The collaborative project aims to locate, identify, and describe all historical film prints of Charlie Chaplin’s wartime comedy SHOULDER ARMS (U.S. 1918) preserved in archives and collections worldwide. For further details, visit the Project MASh website.
Today marks the 132nd anniversary of Charles Spencer Chaplin’s birth. Happy birthday Charlie, and happy Charlie Chaplin Day to you (as declared by the mayor of Los Angeles in 1989). Read the Chaplin Office’s latest newsletter here.
THE CHAPLIN STUDIO TOUR
SUNDAY, FEBRUARY 7, 2021, 12:00 noon PST
Between 1918 and 1952, Charlie Chaplin made films at his studio at Sunset Blvd. and La Brea in Hollywood. Masterpieces like The Kid, The Gold Rush, City Lights, Modern Times—all made on this site! In 1952, on his way to the UK for the premiere of Limelight, Chaplin, a lifelong British subject, got word that his US re-entry permit had been rescinded. Chaplin became a victim of scurrilous Senator Joe McCarthy’s Red Scare—the FBI branding him as one of ‘Hollywood’s parlor Bolsheviks’—along with other great artists of the time. Chaplin settled in Switzerland where he lived until his death in 1977, returning to the US only once—in 1972 when he accepted an honorary award from the Academy of Motion Picture Arts and Sciences.
On Sunday, February 7, 2021—the 107th anniversary of the debut of Charlie Chaplin’s Little Tramp character—Kate Guyonvarch, managing director of the Chaplin Office in Paris, will narrate the Chaplin Studio Tour, footage of the abandoned studio shot circa 1953. Recently restored by the San Francisco Silent Film Festival in collaboration with the Chaplin Office/Roy Export S.A.S. and Lobster Films, the film shows Chaplin’s cameraman Rollie Totheroh escorting Kathryn Reed (the future wife of Robert Altman) around the studio.
Register now for this FREE online event with the San Francisco Silent Film Festival.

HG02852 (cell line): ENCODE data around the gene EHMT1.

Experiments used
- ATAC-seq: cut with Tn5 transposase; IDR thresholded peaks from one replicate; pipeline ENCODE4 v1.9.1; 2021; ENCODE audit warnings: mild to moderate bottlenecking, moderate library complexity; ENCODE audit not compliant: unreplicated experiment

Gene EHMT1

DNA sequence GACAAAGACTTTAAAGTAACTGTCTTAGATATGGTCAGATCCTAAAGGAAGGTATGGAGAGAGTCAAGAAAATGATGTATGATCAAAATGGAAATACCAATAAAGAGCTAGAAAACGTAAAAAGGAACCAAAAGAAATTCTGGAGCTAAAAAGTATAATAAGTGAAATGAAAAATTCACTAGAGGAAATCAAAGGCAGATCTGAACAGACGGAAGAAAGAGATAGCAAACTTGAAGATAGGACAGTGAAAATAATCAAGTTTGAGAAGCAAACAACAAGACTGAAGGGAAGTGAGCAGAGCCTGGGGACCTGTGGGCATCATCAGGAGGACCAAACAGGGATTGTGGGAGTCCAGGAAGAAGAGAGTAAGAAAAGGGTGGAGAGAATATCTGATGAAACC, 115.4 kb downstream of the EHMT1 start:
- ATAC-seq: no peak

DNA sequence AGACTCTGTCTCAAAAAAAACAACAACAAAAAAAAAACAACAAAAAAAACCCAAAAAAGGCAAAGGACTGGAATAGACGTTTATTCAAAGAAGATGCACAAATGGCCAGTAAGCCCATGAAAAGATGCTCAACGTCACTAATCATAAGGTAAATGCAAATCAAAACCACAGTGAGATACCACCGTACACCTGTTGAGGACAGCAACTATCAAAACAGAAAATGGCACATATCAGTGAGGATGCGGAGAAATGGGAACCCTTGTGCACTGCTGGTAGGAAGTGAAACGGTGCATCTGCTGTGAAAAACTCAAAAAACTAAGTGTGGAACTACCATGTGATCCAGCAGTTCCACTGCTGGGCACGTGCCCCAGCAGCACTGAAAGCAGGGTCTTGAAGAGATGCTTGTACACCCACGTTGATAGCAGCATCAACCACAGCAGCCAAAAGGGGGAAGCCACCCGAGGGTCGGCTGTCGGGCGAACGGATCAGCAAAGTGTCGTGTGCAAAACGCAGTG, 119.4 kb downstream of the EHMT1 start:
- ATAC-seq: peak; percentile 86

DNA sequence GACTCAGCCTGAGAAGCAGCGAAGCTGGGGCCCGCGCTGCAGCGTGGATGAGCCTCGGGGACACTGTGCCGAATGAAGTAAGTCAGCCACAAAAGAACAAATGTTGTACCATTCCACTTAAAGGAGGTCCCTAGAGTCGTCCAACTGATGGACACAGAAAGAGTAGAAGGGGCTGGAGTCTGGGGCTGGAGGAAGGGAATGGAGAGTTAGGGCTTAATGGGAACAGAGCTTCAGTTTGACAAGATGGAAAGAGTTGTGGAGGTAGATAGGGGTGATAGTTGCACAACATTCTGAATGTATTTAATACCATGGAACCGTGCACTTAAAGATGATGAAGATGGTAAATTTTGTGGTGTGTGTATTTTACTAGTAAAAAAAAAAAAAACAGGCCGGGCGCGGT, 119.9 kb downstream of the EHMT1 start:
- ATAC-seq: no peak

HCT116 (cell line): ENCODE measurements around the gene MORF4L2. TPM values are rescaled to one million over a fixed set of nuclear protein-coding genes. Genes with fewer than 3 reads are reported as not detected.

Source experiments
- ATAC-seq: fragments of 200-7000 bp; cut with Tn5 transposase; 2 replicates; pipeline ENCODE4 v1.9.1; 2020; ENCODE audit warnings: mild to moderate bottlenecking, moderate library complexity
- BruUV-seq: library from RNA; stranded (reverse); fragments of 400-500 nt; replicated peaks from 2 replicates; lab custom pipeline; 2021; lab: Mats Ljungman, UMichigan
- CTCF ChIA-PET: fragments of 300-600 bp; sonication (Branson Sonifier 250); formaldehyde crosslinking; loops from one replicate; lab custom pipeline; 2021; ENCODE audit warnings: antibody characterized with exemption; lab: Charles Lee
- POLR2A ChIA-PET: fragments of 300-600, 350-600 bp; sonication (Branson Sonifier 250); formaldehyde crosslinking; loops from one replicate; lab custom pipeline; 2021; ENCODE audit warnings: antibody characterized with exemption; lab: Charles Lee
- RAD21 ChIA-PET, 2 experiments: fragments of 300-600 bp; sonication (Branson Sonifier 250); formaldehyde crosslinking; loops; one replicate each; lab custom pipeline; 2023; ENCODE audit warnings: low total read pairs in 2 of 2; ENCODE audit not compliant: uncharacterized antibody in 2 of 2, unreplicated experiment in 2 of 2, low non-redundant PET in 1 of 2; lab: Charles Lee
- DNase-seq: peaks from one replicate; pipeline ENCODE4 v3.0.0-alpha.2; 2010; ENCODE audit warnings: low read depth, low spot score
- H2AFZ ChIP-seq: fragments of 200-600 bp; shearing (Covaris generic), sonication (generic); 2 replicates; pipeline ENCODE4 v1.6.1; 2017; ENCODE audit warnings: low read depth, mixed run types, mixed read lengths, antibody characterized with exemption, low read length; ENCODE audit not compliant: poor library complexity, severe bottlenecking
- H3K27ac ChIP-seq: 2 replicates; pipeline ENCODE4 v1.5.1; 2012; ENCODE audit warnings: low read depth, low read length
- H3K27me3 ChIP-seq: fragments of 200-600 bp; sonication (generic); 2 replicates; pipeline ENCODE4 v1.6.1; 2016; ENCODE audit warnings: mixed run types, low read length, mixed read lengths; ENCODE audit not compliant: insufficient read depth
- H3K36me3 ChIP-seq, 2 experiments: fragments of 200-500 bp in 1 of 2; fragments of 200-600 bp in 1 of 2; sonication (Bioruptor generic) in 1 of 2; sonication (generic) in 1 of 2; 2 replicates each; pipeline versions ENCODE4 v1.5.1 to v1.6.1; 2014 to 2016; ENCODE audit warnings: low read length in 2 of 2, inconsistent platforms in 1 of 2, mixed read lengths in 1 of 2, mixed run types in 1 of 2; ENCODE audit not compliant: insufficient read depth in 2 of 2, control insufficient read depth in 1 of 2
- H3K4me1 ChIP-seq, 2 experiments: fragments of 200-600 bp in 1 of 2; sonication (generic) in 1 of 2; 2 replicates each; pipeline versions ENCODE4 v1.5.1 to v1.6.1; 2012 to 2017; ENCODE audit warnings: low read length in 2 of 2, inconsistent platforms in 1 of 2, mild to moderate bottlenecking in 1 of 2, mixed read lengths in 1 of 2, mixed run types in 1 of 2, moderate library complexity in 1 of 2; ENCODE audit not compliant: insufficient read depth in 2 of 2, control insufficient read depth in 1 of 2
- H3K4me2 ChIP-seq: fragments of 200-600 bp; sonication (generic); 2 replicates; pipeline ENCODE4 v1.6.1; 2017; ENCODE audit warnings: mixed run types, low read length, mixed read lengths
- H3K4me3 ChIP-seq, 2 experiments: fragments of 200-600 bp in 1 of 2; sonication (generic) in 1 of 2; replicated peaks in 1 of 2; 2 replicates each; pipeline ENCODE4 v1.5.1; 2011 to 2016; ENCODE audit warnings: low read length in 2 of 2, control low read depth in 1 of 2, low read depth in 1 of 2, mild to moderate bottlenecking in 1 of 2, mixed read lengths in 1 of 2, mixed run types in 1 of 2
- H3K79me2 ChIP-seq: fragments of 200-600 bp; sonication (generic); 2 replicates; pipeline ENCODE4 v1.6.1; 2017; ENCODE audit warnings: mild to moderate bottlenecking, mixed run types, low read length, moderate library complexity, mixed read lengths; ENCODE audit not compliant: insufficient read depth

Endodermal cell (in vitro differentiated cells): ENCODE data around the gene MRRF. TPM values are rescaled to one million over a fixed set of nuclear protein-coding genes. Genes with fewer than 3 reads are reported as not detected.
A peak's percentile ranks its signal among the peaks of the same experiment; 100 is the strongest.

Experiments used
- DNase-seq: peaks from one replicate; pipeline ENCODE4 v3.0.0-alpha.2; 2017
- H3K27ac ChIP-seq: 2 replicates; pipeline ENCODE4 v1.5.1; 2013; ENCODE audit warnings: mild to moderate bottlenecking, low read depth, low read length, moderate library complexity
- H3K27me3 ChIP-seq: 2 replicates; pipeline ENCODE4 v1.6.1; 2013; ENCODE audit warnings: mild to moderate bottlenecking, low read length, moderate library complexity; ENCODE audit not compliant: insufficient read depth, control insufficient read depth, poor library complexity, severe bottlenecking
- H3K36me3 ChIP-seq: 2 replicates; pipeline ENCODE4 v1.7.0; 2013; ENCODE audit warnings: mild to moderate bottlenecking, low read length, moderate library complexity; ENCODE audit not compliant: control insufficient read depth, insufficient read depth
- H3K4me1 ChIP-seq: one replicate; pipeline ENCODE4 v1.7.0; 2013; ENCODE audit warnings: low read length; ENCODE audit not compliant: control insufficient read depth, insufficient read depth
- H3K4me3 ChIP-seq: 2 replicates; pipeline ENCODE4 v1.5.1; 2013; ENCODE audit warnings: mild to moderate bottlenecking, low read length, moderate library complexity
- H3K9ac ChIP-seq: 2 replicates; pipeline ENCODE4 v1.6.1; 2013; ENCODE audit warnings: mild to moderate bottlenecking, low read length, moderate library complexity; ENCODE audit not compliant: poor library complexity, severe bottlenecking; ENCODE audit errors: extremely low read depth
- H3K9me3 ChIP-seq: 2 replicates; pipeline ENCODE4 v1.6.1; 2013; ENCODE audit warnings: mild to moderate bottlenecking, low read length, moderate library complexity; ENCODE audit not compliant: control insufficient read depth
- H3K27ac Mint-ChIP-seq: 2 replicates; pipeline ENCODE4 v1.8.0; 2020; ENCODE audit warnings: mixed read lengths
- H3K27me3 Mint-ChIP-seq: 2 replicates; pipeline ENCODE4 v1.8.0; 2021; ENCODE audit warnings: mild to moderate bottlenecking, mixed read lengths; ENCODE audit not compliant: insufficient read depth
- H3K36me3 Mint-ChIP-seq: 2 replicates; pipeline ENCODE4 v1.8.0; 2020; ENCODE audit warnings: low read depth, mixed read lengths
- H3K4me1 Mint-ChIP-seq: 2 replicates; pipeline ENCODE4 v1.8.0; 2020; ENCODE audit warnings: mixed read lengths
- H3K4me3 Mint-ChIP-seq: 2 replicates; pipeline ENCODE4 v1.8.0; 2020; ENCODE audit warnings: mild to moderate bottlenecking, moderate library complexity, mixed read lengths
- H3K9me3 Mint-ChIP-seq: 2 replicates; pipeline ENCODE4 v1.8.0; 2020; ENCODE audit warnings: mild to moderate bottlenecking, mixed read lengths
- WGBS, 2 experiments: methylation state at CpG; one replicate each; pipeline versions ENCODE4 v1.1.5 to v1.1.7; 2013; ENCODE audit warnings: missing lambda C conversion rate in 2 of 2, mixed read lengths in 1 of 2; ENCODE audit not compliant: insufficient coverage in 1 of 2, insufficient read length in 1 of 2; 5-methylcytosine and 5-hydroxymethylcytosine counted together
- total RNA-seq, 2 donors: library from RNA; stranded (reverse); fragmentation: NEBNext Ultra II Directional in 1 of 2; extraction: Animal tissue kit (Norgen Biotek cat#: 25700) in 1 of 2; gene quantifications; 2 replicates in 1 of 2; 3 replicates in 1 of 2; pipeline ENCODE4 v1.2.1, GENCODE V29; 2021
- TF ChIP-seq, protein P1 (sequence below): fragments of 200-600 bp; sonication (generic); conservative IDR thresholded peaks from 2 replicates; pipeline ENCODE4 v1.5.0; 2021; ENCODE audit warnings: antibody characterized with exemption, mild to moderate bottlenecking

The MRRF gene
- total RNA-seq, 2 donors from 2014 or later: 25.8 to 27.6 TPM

On Thursday, February 4th, 6pm UK time, you can join Carol Homden, Group Chief Executive of the children’s charity Coram, Kate Guyonvarch of the Chaplin Office and British Film Institute expert Bryony Dixon for an online discussion on Chaplin and the history of care to support Coram. The event will also commemorate the 100th anniversary of THE KID, one of Chaplin’s most personal films, resonating his own childhood experiences.
THE KID had its world premiere one hundred years ago today, on January 21, 1921 at Carnegie Hall in New York City in a pre-public subscription showing as part of a benefit for the Children’s Fund of the National Board of Review of Motion Pictures. A milestone in his artistry, THE KID was Charles Chaplin’s first full-length film as a director and his most ambitious production to date.
Chaplin created something completely new with THE KID. Films were either dramas, or comedies – but here, as in life, the two were combined in the most natural seeming way. Chaplin wrote in his autobiography that “there had been satire, farce, realism, naturalism, melodrama and fantasy, but raw slapstick and sentiment, the premise of THE KID, was something of an innovation.” He recalled being told by an industry professional, “It won’t work. The form must be pure, either slapstick or drama; you cannot mix them, otherwise one element of your story will fail.” But Chaplin followed his intuition, the film was an instant success, and the cinema industry never looked back.
In February 1921, the Morning Telegraph noted that “THE KID will live when other pictures have died. Its pathos is universal in its appeal. Its humor is classic. Chaplin is a humanitarian. He understands the hearts of the irresponsible, the children and the willing failures of the world. The joys of THE KID cannot be catalogued, they must be seen.”
THE KID is still a hit with audiences 100 years on. It is no surprise that the honorary Academy Award presented to Chaplin in 1972 was for the incalculable effect he had had in making motion pictures the art form of the 20th century. In 2011, THE KID was selected for preservation in the United States National Film Registry by the Library of Congress as being “culturally, historically, or aesthetically significant.”
We’ve just uploaded a new video to our Youtube channel: Japanese Chaplin specialist Ono Hiroyuki talks about KOMORI NO YASUSAN, a Kabuki version of Chaplin’s CITY LIGHTS that was originally performed in August 1931 at Tokyo’s Kabuki Theatre. In December 2019, the National Theatre of Japan revived the show. Mr. Hiroyuki supervised the script and the production.
Charlie Chaplin, The Genius of Liberty, the excellent new documentary by Yves Jeuland & François Aymé, which premiered at Cannes Classics 2020/Festival Lumière in Lyon, will be broadcast on Wednesday, January 6th at 9:05 pm on French television station France 3. The documentary will be followed by Modern Times at 11:30 pm.